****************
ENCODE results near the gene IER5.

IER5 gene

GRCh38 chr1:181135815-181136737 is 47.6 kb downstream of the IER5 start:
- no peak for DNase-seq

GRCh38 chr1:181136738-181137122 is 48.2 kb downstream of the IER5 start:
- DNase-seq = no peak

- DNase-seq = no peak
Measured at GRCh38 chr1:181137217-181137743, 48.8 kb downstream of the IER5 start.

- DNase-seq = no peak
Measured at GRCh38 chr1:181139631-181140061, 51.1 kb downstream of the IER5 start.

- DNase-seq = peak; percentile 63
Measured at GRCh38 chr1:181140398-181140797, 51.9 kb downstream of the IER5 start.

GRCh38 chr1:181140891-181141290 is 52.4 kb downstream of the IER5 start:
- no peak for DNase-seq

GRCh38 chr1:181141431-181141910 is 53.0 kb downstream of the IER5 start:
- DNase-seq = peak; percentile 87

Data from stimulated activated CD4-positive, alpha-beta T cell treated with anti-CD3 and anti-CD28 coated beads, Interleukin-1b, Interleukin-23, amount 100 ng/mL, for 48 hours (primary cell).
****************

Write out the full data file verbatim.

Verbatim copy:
ENCODE results near the gene IER5.

IER5 gene

GRCh38 chr1:181135815-181136737 is 47.6 kb downstream of the IER5 start:
- no peak for DNase-seq

GRCh38 chr1:181136738-181137122 is 48.2 kb downstream of the IER5 start:
- DNase-seq = no peak

- DNase-seq = no peak
Measured at GRCh38 chr1:181137217-181137743, 48.8 kb downstream of the IER5 start.

- DNase-seq = no peak
Measured at GRCh38 chr1:181139631-181140061, 51.1 kb downstream of the IER5 start.

- DNase-seq = peak; percentile 63
Measured at GRCh38 chr1:181140398-181140797, 51.9 kb downstream of the IER5 start.

GRCh38 chr1:181140891-181141290 is 52.4 kb downstream of the IER5 start:
- no peak for DNase-seq

GRCh38 chr1:181141431-181141910 is 53.0 kb downstream of the IER5 start:
- DNase-seq = peak; percentile 87

Data from stimulated activated CD4-positive, alpha-beta T cell treated with anti-CD3 and anti-CD28 coated beads, Interleukin-1b, Interleukin-23, amount 100 ng/mL, for 48 hours (primary cell).